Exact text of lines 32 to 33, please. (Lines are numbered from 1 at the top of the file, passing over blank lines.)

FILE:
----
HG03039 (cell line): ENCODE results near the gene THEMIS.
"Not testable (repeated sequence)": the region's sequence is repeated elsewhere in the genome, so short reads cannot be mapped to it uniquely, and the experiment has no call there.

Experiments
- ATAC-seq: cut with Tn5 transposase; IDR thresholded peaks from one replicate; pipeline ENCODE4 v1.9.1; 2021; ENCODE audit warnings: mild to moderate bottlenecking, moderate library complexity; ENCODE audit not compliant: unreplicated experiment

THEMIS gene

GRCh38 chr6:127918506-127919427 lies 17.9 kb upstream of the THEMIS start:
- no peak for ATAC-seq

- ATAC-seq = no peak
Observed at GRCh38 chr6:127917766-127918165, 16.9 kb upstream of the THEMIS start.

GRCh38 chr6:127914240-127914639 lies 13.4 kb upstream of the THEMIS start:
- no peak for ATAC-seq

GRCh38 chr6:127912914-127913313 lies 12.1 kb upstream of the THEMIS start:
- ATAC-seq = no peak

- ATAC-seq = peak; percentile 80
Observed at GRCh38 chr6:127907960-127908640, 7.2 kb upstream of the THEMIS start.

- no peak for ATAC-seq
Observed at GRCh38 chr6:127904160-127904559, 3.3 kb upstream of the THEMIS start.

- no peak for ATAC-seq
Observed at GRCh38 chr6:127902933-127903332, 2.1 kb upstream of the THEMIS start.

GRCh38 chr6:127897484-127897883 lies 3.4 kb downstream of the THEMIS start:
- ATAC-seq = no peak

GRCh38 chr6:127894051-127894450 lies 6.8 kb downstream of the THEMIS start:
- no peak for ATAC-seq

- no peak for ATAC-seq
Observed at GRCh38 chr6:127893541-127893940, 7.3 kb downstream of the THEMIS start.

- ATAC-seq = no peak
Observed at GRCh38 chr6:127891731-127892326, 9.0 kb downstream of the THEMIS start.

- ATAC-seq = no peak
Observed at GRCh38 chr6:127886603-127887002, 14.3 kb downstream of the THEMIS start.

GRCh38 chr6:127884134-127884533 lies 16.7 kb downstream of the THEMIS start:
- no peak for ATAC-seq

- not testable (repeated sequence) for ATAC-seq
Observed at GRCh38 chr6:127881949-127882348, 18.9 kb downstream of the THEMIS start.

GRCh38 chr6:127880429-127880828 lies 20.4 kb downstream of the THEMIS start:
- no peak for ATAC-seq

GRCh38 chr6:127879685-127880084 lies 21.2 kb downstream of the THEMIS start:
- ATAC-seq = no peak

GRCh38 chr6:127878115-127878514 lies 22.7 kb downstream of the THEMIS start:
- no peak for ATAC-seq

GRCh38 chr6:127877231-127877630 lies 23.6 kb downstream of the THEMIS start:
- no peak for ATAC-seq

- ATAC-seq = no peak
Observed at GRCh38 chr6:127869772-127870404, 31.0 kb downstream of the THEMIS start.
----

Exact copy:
- not testable (repeated sequence) for ATAC-seq
Observed at GRCh38 chr6:127881949-127882348, 18.9 kb downstream of the THEMIS start.